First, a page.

I had no preconceived ideas of how the fishing would be heading into this year’s Australian Open. Previously it has been held in January but with the weather still warm in mid March, I was hoping it wasn’t too late for a crank bait bite. During the practice day, it wasn’t long before I realised that crank baiting could well and truly be on the cards for at least two of the three days if the weather reports were anything to go by. Sydney Harbour is reknown for fishing patterns to change literally overnight and with a southerly front predicted to approach during Saturday evening and Sunday, I had a gut feeling the bite would change significantly. Along with the southerly change, the weather was predicted to be different for each day of the tournament. Overcast on day 1 with light winds, sunny and still on day 2 and the strong southerly winds on day 3. Because of this I was anticipating the chance of a change in fishing patterns if not daily, definitely for day 3. For this reason, rather than resting areas I was fishing, if I thought big fish were in the area I decided to fish them thoroughly and not leave anything to chance. That didn’t mean I wouldn’t return to the areas later but rather, I wasn’t going to leave any fish that may be actively feeding.
For the first two days, although there was a difference in weather, the fishing was very similar and I managed to catch my five fish on both days in the first 30 minutes of the day. From here it was a rotation between boat hulls and marinas then on to shallow edges and pontoons in the second half of the rising tide. This plan worked perfectly scoring me numerous upgrades throughout both days. Day 3 on the other hand was very different. Following the same run and pattern as the previous two days, it didn’t take long to realise that the fish were no longer feeding as aggressively at the top of the water column. They were still there, but with only 3 fish in my live well by 9am, I knew I had to try something different. With the Bream sitting up high on the structure for the previous 3 days, I knew the fish still had to be in the area so whilst continuing to crank bait the structure I also started to sink a plastic down around the poles of marinas, jetties and pontoons. I could see fish on the sounder but it took some time, cycling through my tackle to find something that they were going to bite. I still managed to pick up the odd fish crank baiting but it was evident the fish had moved to the bottom.
Now some people talk about luck when it comes to fishing but I try not to let it influence my mindset. The choices you make will ultimately influence your success, nothing else. If you hook a fish and your drag is too tight or too loose, chances are you will lose the fish. You might be “lucky” to be positioned right over a school of fish but if you don’t have your lure in the water then you’re not going to catch anything. Your equipment is no different and there are three things which I truly believe helped me secure the fish I needed during this year’s Australian Open: My crank bait rod, my soft plastic rod and my electronics.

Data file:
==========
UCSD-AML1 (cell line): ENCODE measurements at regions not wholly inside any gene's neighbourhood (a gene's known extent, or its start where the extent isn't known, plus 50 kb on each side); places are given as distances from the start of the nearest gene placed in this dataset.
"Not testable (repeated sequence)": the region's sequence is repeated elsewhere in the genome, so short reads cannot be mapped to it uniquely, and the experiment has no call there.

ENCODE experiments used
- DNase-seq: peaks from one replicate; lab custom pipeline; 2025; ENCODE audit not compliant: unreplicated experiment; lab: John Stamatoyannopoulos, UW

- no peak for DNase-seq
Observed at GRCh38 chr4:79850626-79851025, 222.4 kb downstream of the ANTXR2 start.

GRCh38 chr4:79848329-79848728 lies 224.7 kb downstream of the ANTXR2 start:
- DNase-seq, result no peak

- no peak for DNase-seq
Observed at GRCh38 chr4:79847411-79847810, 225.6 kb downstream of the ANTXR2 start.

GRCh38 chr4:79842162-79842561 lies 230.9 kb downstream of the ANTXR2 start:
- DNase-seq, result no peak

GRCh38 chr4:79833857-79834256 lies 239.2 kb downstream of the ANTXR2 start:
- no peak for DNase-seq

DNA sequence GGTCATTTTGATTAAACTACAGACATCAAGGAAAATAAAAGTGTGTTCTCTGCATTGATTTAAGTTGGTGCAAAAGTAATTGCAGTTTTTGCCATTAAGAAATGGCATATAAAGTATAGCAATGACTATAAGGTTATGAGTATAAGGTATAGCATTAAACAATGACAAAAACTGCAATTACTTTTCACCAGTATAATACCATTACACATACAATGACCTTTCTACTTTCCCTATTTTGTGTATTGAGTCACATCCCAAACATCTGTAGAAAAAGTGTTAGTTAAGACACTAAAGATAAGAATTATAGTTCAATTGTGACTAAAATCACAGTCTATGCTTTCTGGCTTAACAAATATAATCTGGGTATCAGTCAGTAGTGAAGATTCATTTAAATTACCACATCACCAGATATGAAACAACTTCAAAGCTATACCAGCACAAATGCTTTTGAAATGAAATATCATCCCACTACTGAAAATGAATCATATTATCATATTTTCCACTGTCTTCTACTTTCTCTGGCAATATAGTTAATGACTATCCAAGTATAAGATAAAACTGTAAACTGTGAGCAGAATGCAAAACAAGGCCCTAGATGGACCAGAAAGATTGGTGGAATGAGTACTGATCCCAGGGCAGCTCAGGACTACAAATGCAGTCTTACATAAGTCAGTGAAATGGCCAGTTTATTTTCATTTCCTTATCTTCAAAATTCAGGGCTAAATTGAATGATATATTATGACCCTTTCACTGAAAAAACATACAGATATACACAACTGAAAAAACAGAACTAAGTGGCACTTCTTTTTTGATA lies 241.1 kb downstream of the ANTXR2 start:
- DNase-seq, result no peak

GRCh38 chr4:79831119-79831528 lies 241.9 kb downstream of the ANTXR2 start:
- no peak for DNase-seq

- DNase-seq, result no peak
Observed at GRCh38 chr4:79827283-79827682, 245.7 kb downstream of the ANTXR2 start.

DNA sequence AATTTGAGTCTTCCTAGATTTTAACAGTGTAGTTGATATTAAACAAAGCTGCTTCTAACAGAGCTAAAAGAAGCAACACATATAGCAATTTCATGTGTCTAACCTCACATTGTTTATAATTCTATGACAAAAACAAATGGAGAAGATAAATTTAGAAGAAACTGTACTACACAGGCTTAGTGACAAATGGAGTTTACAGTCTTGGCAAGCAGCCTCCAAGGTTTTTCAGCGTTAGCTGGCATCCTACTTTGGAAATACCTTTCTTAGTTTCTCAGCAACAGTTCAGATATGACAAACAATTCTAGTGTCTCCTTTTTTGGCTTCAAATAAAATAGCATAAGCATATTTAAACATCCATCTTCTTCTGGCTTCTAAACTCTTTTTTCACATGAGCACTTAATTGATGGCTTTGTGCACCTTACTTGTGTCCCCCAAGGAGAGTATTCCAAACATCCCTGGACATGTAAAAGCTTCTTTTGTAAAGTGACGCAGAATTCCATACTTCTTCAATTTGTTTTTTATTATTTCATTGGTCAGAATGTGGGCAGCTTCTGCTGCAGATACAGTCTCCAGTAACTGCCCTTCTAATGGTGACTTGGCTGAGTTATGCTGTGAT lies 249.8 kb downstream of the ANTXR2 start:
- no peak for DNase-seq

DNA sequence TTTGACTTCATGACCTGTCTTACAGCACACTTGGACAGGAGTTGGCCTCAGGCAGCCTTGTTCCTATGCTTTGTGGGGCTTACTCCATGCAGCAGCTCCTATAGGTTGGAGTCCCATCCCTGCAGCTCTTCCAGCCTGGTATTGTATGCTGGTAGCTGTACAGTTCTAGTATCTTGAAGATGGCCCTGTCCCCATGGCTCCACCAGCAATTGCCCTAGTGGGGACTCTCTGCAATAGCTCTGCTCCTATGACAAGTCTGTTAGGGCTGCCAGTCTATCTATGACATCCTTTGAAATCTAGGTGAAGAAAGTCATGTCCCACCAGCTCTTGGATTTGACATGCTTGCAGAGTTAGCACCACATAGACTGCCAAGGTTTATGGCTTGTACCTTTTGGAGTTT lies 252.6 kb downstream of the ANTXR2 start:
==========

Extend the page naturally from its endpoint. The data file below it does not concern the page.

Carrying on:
The rods I use to crank bait around structure are the TMZ Interlines with Atomic deep crank lures in Muddy Prawn colour, I believe these rods actually get my lure to the right spot in the water more often as it has unprecedented casting accuracy over a conventional guided rod. People are hesitant when it comes to the Interline rods but once you try them you soon realise that they are dead accurate and also cast the same, if not longer distances than a conventional rod. There is no guide wrap and tangles which means you can easily pick up a rod and start casting.
For soft plastics, i’ve just recently started using the Generation Black Pinster rod and I haven’t been disappointed. At 6’4″ I think it is perfect. I like short rods for accurate casts around structure, while it also has a heap of power to persuade fish from around the docks and pylons that I like to fish on Sydney Harbour. This rod played an instrumental part in ensuring that I was able to cast tight into poles and jetties and sink my lure down to the fish at the bottom.
Electronics – On the third day of this event it was my sounder that helped me see what appeared to be fish holding at the base of marinas, mooring poles as well as jetties. It then became a matter of process of elimination with lures to see what they would bite eventually settling with the Keitech 3″ Little Spider in Sahara Olive.
I think it is important to remember that each piece of your equipment, whether rods, reels, lures, line or electronics, is designed to carry out certain functions. Yes, you may be able to use it for purposes other than intended but by doing so you may be limiting your opportunities. You could use a 7’6″ rod to cast tight in around structure but you’re probably going to be more effective by using a shorter rod. Even if you can land 3 out of 5 casts exactly where you want. Add this up over 3 days and that is quite a few casts and potentially missed fish where the correct rod may have landed 4 0r even 5 out of 5 casts maximising your opportunities. Couple this with other equipment like sounders, the right class of line, your decision to try different lures and time on the water and you will start to give yourself an edge over your competition. There is one thing I always try to remind myself when I’m on the water, and that is, my actions are the only thing that I can control.